'Hidden gems' of the Predators emerge in Stanley Cup playoffs

It took 20 years, ages in hockey terms, for the franchise to finally reach the Western Conference final, and the spotlight has unearthed some of the team's best-kept secrets.

Ryan Ellis, Viktor Arvidsson key players in Nashville's 1st conference final

Defenceman Ryan Ellis, centre, was a first-round pick, but his re-emergence as a blue-line stud for the Predators has helped fuel their dominant playoff performance. (Sean M. Haffey/Getty Images)

The Nashville Predators were named after the sabre-toothed tiger bones discovered underneath their future arena in 1971. The creature had been extinct for at least 10,000 years.

It took 20 years, ages in hockey terms, for the franchise to finally reach the Western Conference final, and the spotlight has unearthed some of the team's best-kept secrets. Swedish speedster Viktor Arvidsson, P.K. Subban running mate Mattias Ekholm and Ryan Ellis, the highly decorated former first round pick who's averaging more 24 minutes per-game in the playoffs, have emerged on the big stage.

"I don't think there's near the press coverage that other teams may have, which I guess results in hidden gems so to say," said Ellis, who sports a brown beard likely longer than all others this spring.

Former first-rounder finds groove

In the case of Ellis, it's more of a re-emergence.

The Hamilton native was a point-producing machine on the Windsor Spitfires squad that briefly ripped apart the Ontario Hockey League with back-to-back Memorial Cup wins. He had 89 points in 57 games in his draft year, besting the next closest defenders — Subban, who played for Belleville, and future Washington Capital John Carlson, who was with London — by 13 points.

The Preds grabbed him with the 11th overall pick in 2009, but over his first three seasons in the NHL, Ellis scratched out only a supporting role — he averaged 14-16 minutes — on a Nashville defence loaded with aces like Shea Weber, Ryan Suter, Seth Jones and Roman Josi.

Opportunity eventually opened up. Suter left for Minnesota via free agency; Weber was dealt for Subban and Jones was traded to Columbus for Ryan Johansen — a move made because Ellis and Ekholm were deemed ready to assume greater roles, general manager David Poile said at the time.

Ellis, who had career-highs with 16 goals, 38 points and an average of almost 24 minutes during the regular season, credits his emergence to the Peter Laviolette-led coaching staff, which replaced Barry Trotz, the only coach in franchise history, in 2014. Laviolette's up-tempo style has found a fit with Ellis — a slick puck-mover and transporter — "but the biggest thing, I think, is just the trust that the coaches have given me and the opportunity as well."

"I'd never really received that until they got here," said Ellis, who's signed for two more seasons at a mild $2.5 million US cap hit. "My game kind of took off from that belief in them and the chance they gave me."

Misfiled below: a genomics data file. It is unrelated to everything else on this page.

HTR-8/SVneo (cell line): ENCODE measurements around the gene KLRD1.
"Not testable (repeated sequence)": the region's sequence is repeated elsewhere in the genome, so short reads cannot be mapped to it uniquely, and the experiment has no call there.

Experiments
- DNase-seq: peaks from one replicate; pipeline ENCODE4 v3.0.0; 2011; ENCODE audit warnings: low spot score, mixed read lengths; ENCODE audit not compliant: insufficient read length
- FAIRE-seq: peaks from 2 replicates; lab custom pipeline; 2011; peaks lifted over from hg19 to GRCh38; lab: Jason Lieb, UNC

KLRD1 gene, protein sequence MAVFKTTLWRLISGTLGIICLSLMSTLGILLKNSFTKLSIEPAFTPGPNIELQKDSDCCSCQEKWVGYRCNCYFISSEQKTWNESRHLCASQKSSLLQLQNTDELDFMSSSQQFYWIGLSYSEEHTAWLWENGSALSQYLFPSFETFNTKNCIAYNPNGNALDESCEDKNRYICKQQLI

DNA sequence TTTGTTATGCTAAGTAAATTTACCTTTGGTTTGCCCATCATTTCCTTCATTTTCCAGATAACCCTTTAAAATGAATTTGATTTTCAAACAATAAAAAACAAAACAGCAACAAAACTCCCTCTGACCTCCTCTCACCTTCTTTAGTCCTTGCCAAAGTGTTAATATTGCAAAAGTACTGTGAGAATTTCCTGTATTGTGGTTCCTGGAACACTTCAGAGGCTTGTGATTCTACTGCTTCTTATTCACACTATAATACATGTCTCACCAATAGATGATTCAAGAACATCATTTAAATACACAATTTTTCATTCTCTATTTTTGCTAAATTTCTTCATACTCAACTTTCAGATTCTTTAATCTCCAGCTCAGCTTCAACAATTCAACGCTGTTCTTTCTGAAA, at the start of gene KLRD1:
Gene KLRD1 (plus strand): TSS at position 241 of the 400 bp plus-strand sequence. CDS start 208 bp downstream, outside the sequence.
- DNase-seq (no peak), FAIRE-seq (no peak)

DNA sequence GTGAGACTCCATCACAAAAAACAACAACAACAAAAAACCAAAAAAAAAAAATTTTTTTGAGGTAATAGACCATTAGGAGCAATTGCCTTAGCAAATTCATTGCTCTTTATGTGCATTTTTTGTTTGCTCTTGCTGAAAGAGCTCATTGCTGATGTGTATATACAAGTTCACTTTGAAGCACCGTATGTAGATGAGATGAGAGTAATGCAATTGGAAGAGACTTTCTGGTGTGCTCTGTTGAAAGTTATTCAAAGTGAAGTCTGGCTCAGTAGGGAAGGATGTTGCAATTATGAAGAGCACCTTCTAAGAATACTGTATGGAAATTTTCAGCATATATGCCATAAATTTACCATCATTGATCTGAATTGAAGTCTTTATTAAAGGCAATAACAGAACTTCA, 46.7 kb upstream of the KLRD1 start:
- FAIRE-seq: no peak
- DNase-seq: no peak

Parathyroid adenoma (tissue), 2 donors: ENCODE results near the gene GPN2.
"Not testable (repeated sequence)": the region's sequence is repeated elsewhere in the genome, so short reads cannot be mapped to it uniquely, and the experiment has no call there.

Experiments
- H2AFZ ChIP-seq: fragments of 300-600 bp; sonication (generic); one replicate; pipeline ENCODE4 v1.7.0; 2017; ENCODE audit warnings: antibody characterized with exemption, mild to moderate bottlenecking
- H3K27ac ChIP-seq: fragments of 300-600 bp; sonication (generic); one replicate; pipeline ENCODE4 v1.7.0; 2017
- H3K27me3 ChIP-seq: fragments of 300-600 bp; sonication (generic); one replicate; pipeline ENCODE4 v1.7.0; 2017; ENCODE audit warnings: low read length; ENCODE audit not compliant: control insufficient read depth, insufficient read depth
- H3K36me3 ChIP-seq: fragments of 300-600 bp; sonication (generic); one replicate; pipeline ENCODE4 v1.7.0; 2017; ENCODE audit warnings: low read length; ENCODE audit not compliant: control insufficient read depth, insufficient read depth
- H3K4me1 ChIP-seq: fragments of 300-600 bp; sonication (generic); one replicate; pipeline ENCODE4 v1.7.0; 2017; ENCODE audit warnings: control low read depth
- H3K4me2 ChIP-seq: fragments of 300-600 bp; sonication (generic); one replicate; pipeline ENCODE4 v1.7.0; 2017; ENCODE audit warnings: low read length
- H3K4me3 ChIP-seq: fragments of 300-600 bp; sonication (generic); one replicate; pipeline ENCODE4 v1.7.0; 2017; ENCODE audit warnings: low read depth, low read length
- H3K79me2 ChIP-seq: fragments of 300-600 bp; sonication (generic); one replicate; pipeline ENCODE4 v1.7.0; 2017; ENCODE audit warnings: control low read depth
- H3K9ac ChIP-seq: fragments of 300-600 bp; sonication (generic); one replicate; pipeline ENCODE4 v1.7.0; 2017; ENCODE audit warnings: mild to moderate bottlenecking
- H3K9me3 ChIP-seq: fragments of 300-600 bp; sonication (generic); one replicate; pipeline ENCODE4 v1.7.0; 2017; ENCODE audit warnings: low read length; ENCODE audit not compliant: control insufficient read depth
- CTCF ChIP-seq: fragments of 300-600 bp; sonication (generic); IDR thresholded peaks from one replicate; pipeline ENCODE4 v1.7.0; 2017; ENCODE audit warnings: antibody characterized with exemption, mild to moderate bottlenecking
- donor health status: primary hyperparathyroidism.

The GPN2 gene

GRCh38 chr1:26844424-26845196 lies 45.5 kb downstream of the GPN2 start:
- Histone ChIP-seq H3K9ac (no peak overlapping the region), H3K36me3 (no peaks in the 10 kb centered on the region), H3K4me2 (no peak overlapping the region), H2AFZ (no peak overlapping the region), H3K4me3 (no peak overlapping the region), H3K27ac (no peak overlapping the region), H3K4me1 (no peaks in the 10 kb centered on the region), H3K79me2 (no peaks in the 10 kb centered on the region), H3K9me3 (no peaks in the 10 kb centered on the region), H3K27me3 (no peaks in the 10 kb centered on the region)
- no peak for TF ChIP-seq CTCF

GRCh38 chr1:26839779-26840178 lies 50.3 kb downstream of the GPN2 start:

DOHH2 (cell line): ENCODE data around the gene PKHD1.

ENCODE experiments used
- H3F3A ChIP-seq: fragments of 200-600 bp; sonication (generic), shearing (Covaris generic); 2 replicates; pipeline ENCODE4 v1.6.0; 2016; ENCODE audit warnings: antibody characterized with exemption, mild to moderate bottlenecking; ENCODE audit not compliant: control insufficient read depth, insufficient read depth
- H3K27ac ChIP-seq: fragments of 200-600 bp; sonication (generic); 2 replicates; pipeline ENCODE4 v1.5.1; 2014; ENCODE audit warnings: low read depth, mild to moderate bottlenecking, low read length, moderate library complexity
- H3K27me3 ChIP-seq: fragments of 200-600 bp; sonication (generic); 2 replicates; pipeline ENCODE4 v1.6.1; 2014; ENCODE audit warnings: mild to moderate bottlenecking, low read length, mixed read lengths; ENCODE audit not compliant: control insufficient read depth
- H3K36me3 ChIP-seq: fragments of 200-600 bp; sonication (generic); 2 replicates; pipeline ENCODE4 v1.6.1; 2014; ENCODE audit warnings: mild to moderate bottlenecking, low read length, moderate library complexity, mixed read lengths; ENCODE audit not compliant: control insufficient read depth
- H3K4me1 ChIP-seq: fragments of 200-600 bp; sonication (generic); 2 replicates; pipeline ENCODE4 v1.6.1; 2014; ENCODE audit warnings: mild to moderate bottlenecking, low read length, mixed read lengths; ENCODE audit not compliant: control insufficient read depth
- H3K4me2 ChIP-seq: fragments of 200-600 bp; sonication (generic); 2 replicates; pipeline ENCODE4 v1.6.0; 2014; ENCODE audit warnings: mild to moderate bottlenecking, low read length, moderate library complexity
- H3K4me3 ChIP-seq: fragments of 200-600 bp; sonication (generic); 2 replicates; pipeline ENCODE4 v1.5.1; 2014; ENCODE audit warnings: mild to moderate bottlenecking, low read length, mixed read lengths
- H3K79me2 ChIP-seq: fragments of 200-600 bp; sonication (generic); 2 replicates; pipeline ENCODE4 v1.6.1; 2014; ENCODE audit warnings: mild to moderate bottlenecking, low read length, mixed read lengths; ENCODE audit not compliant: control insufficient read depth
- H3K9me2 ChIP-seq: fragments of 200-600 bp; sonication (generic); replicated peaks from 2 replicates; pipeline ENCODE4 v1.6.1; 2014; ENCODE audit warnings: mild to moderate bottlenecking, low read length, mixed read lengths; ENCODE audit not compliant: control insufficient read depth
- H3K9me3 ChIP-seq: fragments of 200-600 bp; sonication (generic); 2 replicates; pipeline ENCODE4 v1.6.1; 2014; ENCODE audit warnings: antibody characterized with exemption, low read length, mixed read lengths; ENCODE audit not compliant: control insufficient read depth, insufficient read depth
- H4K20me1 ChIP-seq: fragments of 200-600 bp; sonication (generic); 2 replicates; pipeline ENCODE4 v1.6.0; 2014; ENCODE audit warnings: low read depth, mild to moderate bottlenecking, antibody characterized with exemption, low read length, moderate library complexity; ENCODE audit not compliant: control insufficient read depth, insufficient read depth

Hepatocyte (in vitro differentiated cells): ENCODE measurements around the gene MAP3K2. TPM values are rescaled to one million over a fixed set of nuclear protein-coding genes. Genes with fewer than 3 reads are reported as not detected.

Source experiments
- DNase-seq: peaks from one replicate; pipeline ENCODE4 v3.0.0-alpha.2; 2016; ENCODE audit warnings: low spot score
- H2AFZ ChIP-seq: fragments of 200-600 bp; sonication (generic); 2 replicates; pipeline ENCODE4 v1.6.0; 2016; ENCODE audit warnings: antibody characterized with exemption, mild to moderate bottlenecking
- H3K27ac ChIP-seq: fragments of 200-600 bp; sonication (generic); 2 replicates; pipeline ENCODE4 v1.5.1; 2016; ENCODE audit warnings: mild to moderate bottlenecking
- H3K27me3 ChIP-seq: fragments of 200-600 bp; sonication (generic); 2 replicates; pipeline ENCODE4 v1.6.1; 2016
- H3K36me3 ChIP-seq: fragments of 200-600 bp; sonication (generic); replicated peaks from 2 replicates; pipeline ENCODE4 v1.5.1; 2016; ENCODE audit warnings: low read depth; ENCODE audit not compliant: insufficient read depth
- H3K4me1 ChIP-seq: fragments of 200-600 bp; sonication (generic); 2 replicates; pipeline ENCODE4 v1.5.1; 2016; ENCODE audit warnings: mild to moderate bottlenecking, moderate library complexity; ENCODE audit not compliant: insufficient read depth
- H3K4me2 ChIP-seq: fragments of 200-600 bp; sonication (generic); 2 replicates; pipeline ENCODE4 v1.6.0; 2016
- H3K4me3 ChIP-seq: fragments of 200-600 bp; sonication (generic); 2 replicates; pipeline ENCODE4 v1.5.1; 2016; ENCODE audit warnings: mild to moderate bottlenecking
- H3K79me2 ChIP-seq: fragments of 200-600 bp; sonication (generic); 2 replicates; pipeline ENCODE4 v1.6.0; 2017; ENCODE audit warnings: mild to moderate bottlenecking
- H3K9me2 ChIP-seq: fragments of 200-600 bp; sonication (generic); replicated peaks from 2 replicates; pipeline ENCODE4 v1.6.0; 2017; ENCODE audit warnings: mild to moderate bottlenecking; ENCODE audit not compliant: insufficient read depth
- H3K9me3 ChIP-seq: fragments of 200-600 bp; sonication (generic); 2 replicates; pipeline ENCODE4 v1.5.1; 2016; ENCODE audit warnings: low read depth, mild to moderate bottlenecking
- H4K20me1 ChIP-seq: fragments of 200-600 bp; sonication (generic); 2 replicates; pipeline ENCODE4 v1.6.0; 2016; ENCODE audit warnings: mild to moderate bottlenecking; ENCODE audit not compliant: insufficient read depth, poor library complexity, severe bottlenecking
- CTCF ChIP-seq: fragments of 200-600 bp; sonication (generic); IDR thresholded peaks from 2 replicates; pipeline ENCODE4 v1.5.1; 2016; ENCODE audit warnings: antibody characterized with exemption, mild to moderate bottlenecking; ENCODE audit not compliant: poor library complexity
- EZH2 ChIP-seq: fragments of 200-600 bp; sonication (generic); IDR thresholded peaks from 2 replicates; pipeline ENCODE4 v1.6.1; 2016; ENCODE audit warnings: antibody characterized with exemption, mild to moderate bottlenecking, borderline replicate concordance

Because he was such a prolific point-producer before he came to the NHL, Ellis believes he had to shed the perception that he was a weak defensive player. He's probably the weakest link among the current top four defenders on the Preds, but he managed to lead the club with 137 blocked shots during the regular season, adding 34 more so far in the playoffs.

Housley helps

Beyond increased opportunity, Ellis credits Phil Housley, the Hall of Fame defenceman who serves as an assistant coach, for helping him and the Preds defence reach "a whole new level".

Though he never saw Housley play live or even on TV — he was born during the 1991 season when Housley racked up 76 points in 78 games for Winnipeg — Ellis has caught highlights of his coach.

"I know he's remembered as one of the best skaters from defence — his puck sense, his puck-moving ability and his offensive instincts are really one of the best in the game to ever play from a defensive position," Ellis said of Housley, who ranks fourth all-time among NHL defenders with 1,232 points. "The opportunity to learn from someone like that, you really can't replace the value he brings to players and their game."

Ellis' own breakout didn't really come this spring or even this season. It was last year that truly stepped into a more prominent role, playing mostly beside Ekholm, another one of the Preds' "hidden gems".

Swedes step up

Plucked from a tier-2 Swedish league with 102nd overall pick in that same 2009 draft as Ellis, the 26-year-old Swede has been effectively combating top lines alongside Subban in the post-season.

Then there's Arvidsson, another late draft weekend steal and third member of the dangerous Nashville top line, which also includes Johansen and Filip Forsberg. Arvidsson was the oldest player picked at the 2014 draft (he was 21), plucked 112th overall by the Preds from the Swedish Hockey League.

The 24-year-old tied for the team lead with a career-high 31 goals and 61 points this season — he kills penalties too — before adding another seven points in 12 playoff games, including a pair of assists in Nashville's Game 2 defeat in Anaheim on Sunday night (the series is tied 1-1).

"Really, our team as a whole and all the players on it have been continuously getting better and better every year," Ellis said.


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